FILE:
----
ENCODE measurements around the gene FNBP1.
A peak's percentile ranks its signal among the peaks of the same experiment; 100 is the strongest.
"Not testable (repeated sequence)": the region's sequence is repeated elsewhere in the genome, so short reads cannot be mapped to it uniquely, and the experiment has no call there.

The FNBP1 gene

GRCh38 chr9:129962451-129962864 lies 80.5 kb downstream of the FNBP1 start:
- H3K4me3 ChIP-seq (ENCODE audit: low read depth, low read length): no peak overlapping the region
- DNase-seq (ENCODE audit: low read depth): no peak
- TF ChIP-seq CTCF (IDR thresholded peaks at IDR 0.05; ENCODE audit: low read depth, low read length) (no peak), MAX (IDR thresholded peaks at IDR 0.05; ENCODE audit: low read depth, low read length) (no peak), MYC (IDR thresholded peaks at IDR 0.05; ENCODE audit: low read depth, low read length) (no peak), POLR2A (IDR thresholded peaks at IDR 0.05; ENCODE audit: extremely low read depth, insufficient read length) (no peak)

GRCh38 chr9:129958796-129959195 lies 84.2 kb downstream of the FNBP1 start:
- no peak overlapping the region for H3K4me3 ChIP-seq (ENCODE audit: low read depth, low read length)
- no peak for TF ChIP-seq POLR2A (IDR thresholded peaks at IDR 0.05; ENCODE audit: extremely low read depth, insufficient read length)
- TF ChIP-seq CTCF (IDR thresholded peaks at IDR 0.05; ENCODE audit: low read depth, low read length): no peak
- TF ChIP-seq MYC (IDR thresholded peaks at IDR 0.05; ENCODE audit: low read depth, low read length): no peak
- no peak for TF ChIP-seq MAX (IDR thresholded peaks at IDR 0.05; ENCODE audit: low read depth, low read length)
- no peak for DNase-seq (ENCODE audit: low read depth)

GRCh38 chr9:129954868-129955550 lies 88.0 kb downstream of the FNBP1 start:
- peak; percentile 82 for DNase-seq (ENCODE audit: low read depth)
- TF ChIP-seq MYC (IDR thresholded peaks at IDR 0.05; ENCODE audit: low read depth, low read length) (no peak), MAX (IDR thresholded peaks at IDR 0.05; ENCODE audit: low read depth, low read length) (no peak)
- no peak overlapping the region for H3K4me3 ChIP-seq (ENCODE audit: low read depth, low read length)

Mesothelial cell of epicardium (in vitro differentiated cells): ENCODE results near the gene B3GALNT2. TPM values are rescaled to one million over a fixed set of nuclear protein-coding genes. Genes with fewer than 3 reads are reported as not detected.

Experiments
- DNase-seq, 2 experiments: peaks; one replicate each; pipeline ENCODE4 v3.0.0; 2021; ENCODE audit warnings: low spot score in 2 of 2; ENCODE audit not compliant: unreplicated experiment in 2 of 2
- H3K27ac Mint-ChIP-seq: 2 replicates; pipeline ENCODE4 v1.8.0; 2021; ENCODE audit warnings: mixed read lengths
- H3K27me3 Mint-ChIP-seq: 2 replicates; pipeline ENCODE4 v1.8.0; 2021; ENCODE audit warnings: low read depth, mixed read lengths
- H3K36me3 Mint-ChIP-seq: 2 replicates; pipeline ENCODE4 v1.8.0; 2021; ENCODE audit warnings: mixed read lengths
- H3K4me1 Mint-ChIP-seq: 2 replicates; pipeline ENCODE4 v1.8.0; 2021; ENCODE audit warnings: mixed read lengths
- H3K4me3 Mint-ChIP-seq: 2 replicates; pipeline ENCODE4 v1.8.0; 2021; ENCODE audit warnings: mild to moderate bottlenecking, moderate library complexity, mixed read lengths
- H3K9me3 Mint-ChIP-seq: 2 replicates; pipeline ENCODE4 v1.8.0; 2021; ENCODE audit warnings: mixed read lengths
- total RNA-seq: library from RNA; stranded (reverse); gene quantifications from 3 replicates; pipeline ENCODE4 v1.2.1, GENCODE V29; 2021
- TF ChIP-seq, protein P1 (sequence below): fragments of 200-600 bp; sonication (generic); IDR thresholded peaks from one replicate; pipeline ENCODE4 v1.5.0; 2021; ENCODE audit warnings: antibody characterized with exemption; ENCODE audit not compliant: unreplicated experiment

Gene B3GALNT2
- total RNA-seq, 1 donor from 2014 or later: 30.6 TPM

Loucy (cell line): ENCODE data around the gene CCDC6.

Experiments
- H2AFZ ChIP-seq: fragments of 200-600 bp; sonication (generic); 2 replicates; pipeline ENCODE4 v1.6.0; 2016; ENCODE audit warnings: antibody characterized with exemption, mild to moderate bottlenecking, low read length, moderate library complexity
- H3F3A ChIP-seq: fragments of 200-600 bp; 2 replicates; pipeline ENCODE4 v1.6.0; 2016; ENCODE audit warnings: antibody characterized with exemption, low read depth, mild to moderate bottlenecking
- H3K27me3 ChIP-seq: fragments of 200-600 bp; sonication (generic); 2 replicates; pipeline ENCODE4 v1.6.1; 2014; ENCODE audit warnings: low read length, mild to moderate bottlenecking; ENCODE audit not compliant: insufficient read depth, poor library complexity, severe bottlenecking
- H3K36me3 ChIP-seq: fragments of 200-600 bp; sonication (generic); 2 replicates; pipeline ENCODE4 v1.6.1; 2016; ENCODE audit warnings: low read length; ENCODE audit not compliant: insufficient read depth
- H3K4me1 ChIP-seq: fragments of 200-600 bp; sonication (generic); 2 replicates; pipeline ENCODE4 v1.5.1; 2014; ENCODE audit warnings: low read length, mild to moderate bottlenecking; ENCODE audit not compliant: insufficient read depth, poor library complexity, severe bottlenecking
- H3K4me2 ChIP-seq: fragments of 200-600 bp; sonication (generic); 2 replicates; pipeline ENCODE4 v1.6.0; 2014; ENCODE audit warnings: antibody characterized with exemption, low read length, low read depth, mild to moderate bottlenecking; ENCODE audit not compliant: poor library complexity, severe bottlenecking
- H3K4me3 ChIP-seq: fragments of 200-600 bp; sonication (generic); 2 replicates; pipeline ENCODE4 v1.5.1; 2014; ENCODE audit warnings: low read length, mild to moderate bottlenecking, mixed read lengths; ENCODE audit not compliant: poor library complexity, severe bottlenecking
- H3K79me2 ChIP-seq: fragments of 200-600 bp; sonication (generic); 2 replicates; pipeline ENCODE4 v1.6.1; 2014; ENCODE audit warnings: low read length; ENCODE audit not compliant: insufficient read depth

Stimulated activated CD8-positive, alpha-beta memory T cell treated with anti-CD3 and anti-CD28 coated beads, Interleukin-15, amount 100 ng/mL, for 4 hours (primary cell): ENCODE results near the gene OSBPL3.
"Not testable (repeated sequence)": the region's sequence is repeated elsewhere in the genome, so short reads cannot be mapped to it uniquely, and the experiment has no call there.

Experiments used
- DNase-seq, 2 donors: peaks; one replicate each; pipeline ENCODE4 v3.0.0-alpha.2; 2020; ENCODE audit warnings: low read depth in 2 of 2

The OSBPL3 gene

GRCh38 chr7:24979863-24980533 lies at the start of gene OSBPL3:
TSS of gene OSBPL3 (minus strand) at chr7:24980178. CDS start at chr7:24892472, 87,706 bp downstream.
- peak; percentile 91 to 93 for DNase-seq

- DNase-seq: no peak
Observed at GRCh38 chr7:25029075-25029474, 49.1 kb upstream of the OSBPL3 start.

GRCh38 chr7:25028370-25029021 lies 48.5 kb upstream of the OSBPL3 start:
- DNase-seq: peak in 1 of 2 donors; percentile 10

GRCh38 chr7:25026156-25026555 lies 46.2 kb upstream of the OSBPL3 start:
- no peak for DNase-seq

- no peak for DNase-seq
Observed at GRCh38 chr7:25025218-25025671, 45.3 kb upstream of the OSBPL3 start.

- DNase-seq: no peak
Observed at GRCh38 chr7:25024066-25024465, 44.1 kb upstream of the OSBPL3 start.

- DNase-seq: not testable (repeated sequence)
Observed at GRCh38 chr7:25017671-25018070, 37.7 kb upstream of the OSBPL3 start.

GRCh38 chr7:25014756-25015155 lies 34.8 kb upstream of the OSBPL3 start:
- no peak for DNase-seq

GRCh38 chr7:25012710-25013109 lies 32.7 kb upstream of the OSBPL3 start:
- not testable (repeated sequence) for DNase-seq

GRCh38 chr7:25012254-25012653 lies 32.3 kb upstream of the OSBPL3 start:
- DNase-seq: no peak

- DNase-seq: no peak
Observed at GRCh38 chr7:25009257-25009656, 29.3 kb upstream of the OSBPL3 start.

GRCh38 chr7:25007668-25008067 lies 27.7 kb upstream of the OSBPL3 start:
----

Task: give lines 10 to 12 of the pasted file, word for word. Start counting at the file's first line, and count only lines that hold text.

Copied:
- no peak overlapping the region for H3K4me3 ChIP-seq (ENCODE audit: low read depth, low read length)
- no peak for TF ChIP-seq POLR2A (IDR thresholded peaks at IDR 0.05; ENCODE audit: extremely low read depth, insufficient read length)
- TF ChIP-seq CTCF (IDR thresholded peaks at IDR 0.05; ENCODE audit: low read depth, low read length): no peak